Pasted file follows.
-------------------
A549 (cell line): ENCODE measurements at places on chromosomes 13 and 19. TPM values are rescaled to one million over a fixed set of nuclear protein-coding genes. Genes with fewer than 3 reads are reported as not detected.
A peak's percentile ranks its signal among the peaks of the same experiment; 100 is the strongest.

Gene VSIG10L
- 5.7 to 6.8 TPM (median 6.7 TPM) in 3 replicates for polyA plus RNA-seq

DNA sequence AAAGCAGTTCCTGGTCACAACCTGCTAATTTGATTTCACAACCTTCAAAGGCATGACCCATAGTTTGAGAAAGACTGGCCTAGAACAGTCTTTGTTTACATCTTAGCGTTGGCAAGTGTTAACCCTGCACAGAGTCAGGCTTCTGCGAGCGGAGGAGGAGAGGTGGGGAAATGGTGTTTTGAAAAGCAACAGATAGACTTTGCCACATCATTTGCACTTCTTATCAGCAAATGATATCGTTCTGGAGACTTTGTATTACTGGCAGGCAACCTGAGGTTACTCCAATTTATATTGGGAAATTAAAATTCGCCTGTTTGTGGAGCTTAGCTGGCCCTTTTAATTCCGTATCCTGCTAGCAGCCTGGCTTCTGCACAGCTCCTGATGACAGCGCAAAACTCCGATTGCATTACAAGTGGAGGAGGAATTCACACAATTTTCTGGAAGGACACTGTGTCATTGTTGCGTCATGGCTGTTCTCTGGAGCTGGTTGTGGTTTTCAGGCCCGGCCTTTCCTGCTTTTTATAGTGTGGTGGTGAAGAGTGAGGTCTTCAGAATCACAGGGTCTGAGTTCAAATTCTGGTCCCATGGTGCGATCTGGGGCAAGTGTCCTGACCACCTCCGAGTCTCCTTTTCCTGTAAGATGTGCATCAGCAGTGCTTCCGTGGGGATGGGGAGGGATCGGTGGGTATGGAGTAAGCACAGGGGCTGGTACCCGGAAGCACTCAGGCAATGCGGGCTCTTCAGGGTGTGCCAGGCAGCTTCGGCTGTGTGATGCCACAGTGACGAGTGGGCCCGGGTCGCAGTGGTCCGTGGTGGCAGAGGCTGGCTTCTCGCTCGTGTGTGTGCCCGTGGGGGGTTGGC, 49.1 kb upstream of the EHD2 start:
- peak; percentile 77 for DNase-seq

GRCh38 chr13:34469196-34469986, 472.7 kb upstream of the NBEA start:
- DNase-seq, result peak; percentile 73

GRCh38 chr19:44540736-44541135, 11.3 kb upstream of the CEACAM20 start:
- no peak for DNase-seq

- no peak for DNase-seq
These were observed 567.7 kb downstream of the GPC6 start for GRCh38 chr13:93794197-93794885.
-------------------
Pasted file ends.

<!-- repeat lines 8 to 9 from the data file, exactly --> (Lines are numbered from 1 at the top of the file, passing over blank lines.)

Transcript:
- DNase-seq, result peak; percentile 73

GRCh38 chr19:44540736-44541135, 11.3 kb upstream of the CEACAM20 start: